- Source Code & Resources PRO
- Lesson 1: Introduction PUBLIC
- Lesson 2: The Agile Methodology PUBLIC
- Lesson 3: Project Planning PUBLIC
- Lesson 4: Initial Client Meeting PRO
- Lesson 5: Planning and Prototyping PRO
- Lesson 6: Diagrams and Documentation PRO
- Lesson 7: User Stories PRO
- Lesson 8: Project Management Overview PRO
- Lesson 9: Setting up the Project PRO
- Lesson 10: Continuous Integration PRO
- Lesson 11: Cypress Dashboard PRO
- Lesson 12: Continuous Deployment PRO
- Lesson 13: A Change Request PRO
- Lesson 14: Planning the First Sprint PRO
- Lesson 15: Merging with Pull Requests PRO
- Lesson 16: Configuring CI for Firebase PRO
- Lesson 17: Sprint One Review PRO
- Lesson 18: Sprint Two Review PRO
- Lesson 19: Sprint Three Review PRO
- Lesson 20: Conclusion PRO
Once again, according to the Agile manifesto:
Working software over comprehensive documentation
But this doesn't mean that we shouldn't create any documentation. We've discussed this quite a bit already, so to cut right to the chase, what we will be doing in this lesson is creating documentation/artifacts that will be immediately useful to us at this stage of the project.
The artifacts we will create in this lesson are:
- Wireframes illustrating the various screens
- A more formal data model
- Sequence diagrams that cover the more novel features of the app
Let's get into it.
You can use whatever you like to put together a wireframe, or maybe you even decide that a wireframe isn't needed for your circumstances, but a great tool to use is Figma.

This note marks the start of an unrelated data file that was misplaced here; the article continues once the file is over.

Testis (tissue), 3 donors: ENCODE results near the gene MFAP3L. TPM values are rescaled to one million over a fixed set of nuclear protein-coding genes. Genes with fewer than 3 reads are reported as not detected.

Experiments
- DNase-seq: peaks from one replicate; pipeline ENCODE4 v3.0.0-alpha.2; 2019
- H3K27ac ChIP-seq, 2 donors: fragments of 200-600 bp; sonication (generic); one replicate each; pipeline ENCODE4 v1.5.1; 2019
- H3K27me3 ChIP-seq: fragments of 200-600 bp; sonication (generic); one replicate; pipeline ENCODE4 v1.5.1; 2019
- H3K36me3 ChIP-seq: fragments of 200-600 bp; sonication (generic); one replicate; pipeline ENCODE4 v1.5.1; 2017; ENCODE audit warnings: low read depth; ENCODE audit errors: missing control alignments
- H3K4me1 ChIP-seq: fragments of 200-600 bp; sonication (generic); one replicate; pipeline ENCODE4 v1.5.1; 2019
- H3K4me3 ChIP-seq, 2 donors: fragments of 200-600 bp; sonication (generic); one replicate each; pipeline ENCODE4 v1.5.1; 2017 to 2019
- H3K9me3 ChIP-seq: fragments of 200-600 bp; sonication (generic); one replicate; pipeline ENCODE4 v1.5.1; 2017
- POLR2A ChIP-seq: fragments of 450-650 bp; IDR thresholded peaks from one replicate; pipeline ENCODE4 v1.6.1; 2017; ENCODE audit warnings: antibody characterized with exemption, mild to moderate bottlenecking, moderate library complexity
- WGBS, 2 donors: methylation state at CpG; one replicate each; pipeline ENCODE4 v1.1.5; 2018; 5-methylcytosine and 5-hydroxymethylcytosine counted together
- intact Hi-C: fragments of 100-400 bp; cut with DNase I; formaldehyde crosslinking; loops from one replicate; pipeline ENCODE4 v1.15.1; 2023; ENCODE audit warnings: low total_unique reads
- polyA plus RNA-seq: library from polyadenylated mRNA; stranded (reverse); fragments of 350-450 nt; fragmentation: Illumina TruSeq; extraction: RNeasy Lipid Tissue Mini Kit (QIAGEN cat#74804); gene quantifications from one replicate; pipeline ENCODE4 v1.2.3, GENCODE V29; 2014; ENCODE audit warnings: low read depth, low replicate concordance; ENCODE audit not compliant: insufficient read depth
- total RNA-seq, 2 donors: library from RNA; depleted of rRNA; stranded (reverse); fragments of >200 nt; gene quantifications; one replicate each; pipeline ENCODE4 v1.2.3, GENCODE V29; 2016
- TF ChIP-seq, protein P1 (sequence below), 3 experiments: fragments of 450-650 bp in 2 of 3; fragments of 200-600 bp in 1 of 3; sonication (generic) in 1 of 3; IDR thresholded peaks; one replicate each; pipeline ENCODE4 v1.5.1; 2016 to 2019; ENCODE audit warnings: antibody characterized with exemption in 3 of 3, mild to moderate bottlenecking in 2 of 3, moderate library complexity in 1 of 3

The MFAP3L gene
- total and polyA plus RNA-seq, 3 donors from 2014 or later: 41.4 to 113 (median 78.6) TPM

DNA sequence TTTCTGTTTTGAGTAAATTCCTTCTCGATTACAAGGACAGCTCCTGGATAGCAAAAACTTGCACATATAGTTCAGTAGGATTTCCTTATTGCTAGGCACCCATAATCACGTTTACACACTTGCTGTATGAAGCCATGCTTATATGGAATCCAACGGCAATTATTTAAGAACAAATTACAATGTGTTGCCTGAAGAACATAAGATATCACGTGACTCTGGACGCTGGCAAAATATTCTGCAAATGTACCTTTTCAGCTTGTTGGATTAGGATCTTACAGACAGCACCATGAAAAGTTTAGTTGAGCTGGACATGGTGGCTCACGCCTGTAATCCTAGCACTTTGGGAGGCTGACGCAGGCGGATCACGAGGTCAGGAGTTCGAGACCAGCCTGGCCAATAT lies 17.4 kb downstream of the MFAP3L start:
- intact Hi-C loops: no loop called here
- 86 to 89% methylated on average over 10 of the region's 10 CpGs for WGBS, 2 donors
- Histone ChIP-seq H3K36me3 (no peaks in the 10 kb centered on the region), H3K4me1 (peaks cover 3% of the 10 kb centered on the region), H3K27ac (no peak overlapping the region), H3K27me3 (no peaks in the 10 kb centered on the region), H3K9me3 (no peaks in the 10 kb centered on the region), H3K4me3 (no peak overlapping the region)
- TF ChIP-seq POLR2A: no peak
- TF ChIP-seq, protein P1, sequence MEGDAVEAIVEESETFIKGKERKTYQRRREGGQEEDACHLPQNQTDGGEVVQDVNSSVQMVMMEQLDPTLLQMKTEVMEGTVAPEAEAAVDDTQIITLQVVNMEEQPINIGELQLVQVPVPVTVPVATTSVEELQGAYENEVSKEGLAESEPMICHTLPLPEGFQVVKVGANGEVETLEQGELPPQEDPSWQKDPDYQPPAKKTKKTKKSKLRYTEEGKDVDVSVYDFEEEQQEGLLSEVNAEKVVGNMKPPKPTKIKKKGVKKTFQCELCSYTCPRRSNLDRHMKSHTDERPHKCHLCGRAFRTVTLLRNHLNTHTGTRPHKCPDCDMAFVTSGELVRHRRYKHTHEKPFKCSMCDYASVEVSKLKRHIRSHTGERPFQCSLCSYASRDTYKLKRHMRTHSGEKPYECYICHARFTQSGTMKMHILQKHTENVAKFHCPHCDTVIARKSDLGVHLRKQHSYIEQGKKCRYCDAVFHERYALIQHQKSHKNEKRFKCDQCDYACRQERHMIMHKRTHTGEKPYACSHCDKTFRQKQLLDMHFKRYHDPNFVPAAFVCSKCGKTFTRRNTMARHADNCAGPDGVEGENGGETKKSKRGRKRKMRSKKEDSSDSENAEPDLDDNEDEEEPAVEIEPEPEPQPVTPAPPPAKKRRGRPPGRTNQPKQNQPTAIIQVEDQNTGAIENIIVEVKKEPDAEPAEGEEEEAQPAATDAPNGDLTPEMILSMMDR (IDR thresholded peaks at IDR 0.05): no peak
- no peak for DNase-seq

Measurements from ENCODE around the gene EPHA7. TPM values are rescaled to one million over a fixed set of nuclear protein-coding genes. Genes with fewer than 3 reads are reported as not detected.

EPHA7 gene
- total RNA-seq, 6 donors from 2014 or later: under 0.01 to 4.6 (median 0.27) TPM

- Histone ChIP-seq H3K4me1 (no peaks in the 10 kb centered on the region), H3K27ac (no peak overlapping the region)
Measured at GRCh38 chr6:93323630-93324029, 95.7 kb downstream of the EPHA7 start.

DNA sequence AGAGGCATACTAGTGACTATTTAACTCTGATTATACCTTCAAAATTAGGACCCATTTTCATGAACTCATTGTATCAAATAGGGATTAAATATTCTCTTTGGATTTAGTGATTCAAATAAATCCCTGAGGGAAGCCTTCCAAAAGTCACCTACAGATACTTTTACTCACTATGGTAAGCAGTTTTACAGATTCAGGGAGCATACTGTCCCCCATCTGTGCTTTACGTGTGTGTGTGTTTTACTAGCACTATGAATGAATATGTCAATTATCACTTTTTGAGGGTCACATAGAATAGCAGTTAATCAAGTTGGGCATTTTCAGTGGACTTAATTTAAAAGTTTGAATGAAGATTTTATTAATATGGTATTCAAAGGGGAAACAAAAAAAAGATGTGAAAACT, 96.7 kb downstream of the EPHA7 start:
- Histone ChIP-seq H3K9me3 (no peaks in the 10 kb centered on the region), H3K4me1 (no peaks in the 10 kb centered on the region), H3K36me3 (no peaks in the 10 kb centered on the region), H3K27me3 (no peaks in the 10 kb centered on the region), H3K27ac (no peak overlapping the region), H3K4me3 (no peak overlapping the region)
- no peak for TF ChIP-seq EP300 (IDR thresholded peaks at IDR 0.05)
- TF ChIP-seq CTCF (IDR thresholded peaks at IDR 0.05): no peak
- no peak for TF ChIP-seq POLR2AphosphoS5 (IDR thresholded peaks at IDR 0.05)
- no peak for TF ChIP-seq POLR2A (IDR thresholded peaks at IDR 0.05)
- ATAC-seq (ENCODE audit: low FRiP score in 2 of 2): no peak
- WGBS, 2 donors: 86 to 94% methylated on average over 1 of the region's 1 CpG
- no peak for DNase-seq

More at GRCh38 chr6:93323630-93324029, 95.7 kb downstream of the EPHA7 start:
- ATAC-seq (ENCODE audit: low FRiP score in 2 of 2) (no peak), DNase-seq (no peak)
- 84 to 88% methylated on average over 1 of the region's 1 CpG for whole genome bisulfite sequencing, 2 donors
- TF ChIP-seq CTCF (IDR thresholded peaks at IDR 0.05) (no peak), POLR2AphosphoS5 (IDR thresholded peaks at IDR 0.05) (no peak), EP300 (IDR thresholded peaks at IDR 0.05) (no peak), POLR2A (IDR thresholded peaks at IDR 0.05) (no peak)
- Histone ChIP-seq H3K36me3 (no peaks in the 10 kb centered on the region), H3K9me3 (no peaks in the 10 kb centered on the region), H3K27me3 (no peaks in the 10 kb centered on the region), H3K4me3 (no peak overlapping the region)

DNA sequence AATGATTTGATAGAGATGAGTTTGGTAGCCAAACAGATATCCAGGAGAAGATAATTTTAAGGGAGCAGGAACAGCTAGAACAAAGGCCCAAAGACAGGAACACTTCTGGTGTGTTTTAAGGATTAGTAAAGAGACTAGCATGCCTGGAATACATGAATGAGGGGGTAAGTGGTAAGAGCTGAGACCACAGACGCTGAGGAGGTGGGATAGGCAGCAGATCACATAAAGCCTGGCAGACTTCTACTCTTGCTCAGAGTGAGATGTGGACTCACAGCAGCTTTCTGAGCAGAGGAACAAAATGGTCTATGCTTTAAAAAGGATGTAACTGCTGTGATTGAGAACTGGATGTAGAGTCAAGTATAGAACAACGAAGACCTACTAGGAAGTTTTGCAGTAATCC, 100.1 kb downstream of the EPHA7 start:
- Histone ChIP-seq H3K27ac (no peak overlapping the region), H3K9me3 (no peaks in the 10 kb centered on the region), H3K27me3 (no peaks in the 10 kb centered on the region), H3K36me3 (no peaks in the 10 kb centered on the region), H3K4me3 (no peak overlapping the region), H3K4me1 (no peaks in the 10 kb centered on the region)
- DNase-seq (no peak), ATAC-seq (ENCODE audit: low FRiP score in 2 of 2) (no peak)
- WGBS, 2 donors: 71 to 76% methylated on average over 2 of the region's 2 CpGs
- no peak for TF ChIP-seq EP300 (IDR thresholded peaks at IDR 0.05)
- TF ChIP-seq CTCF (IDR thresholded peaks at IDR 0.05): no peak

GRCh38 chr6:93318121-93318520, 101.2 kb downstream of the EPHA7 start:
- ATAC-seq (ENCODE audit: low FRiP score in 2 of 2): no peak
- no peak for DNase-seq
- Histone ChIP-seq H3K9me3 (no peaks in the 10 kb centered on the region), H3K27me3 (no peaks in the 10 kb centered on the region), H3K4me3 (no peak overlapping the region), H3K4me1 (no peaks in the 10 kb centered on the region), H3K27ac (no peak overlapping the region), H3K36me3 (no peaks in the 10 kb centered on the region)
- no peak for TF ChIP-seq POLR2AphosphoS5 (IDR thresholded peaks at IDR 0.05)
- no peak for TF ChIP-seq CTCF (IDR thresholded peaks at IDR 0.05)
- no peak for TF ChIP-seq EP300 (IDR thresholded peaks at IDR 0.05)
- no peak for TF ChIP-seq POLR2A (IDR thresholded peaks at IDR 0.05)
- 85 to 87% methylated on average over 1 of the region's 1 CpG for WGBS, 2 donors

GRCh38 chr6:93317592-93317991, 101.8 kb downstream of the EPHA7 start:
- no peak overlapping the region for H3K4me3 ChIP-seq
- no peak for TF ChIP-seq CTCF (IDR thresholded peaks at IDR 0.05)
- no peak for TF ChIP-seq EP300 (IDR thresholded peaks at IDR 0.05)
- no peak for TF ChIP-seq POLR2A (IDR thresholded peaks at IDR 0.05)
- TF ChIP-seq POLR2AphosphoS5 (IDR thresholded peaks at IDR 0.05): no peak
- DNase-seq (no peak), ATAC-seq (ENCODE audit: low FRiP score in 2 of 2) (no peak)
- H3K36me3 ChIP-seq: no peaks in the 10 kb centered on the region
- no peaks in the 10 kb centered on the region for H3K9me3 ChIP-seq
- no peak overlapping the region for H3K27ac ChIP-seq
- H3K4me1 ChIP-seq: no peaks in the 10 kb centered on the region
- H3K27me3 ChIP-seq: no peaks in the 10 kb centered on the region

You might want to create flashy and realistic wireframes that look impressive to show stakeholders, but in general I prefer to make the wireframe less realistic and more like a rough sketch. The point of this stage isn't to design exactly what the application will look like in the end, it is just to capture our current rough understanding of where we are heading. We just want to capture some key layout/placement ideas.
If you prefer, you can use a design system like Material Design in Figma to create more accurate wireframes and you can even create clickable prototypes. But one of the key reasons I think it is a good idea to use one of the more rough/sketchy looking wireframes is because it more accurately conveys what its purpose is to the client - a rough sketch of what we are building. You don't really want to create the impression with the client at this stage that this is specifically what is being built (that is an approach that would suit a waterfall model better).
If you want to follow along and try Figma for yourself, you can just go to this page and find the Mobile wireframe and click Try Figma for free. Once you are inside of Figma you will need to download a UI Kit - you can choose the Mobile Wireframe UI Kit or something else if you prefer.
If you have never used Figma before then you might want to watch a few YouTube tutorials to get a sense of how the interface works.
Before we get into actually building a wireframe, we need to have a sense of what it is we want to create. We will take all of our initial draft user stories, and come up with a basic plan of where each bit of functionality will fit into the page layout. For more specific advice on some things you might want to consider when designing the page layout/navigation, you might want to check out the navigation concepts lesson from the Improving User Interface & User Experience module.
Let's start by just dot pointing some pages that we think might satisfy our user stories:
- Log in with Google (not prominent as only admin will use this link, likely just have in bottom right corner)
- Leave feedback / get in touch options
Tab 1 (Clients)
List of clients
- Client details
- Upcoming appointments
- Previous appointments
- Add appointment
- View/Edit survey
- Notes for client
Tab 2 (Checklists)
List of checklists
- View/Edit checklist